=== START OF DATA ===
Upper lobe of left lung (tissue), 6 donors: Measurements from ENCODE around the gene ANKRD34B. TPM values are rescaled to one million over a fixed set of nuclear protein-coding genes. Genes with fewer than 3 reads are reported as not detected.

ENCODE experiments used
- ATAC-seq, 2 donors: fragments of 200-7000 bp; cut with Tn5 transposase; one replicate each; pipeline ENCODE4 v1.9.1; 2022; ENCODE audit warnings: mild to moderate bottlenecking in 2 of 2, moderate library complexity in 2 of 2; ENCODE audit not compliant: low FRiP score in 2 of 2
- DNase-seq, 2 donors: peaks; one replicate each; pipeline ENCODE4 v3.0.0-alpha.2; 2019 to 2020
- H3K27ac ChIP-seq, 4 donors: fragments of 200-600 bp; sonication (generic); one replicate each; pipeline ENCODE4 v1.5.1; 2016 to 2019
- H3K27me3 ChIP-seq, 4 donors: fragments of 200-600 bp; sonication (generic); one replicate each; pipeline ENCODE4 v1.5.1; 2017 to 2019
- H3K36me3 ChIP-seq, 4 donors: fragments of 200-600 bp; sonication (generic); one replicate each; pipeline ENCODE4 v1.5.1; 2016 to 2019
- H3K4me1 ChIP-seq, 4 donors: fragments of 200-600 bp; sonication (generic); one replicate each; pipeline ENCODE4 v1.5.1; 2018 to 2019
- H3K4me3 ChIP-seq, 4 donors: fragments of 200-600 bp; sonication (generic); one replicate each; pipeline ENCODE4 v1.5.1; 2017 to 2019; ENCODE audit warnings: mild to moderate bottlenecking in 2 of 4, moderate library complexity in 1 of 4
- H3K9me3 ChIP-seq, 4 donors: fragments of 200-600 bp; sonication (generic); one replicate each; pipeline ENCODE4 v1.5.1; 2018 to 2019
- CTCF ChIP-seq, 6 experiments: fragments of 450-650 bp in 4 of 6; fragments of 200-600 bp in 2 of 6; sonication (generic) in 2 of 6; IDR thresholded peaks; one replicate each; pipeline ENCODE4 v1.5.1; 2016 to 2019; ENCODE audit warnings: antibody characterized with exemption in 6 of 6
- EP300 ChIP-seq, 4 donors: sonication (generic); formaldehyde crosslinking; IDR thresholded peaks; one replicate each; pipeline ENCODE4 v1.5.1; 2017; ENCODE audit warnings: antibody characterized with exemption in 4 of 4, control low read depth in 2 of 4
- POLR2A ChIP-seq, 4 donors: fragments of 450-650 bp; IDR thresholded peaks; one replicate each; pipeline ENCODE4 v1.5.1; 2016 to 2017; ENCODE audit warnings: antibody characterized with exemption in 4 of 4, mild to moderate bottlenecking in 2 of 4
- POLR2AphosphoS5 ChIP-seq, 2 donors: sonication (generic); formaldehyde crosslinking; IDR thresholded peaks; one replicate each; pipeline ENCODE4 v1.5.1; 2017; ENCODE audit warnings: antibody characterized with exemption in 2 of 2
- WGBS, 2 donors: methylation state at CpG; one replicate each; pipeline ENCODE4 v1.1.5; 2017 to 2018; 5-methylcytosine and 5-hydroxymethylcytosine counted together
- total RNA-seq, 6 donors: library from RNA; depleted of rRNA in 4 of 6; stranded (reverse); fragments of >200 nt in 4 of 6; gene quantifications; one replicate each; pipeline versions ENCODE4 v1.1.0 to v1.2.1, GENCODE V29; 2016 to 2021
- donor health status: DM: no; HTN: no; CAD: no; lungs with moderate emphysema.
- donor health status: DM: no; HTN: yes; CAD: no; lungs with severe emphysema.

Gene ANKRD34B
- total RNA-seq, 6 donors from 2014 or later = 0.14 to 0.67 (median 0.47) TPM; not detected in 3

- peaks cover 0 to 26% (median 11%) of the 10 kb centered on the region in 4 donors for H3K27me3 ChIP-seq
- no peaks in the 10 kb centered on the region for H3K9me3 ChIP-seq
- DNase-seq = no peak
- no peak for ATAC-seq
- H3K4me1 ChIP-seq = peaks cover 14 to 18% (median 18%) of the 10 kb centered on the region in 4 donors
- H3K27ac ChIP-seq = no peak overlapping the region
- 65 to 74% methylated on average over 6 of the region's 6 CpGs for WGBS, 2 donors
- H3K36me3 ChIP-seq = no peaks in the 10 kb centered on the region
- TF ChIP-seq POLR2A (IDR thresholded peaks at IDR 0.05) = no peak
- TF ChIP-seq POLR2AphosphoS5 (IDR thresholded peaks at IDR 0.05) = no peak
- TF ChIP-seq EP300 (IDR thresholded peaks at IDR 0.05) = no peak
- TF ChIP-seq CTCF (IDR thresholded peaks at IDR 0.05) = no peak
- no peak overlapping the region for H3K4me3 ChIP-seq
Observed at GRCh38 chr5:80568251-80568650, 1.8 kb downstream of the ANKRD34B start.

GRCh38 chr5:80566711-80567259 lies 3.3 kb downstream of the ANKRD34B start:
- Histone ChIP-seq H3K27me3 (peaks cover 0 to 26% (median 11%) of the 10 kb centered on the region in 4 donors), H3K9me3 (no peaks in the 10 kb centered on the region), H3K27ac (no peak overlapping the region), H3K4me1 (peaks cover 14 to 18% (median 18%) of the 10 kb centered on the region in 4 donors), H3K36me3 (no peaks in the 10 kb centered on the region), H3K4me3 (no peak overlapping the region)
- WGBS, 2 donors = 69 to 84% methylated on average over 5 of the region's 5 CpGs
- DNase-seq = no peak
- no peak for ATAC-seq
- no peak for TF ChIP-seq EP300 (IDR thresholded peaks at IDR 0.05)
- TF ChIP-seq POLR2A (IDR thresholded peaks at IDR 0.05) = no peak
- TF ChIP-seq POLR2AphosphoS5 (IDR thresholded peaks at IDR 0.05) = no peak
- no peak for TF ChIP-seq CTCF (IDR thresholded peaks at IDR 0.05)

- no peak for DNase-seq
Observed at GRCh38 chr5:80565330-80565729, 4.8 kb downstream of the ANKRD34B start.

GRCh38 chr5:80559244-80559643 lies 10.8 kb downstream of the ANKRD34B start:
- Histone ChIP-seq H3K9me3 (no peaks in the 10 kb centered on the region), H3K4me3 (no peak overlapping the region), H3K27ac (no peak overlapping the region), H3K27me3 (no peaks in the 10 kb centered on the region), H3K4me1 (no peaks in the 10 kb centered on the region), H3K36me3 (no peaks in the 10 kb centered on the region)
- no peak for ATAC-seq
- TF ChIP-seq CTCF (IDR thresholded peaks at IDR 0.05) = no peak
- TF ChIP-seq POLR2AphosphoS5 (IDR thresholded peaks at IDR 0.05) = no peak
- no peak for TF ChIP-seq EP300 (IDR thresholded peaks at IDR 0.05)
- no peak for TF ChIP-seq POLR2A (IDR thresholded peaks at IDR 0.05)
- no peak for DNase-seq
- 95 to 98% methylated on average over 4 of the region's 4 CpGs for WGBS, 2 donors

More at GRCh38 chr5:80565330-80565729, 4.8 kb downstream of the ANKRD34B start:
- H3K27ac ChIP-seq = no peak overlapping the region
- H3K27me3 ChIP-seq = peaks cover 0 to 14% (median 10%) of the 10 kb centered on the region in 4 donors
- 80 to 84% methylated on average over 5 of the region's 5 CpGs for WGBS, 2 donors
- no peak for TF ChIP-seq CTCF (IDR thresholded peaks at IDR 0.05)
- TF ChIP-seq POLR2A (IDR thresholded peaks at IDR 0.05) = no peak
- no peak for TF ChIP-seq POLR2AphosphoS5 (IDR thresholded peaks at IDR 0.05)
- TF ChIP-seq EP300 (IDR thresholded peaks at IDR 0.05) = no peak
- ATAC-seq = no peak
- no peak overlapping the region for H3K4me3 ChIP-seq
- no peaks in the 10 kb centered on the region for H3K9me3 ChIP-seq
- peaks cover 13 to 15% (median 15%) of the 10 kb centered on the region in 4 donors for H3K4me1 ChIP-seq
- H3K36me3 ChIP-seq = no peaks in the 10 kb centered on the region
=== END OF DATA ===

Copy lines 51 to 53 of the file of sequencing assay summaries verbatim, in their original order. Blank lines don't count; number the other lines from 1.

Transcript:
- no peak for TF ChIP-seq EP300 (IDR thresholded peaks at IDR 0.05)
- no peak for TF ChIP-seq POLR2A (IDR thresholded peaks at IDR 0.05)
- no peak for DNase-seq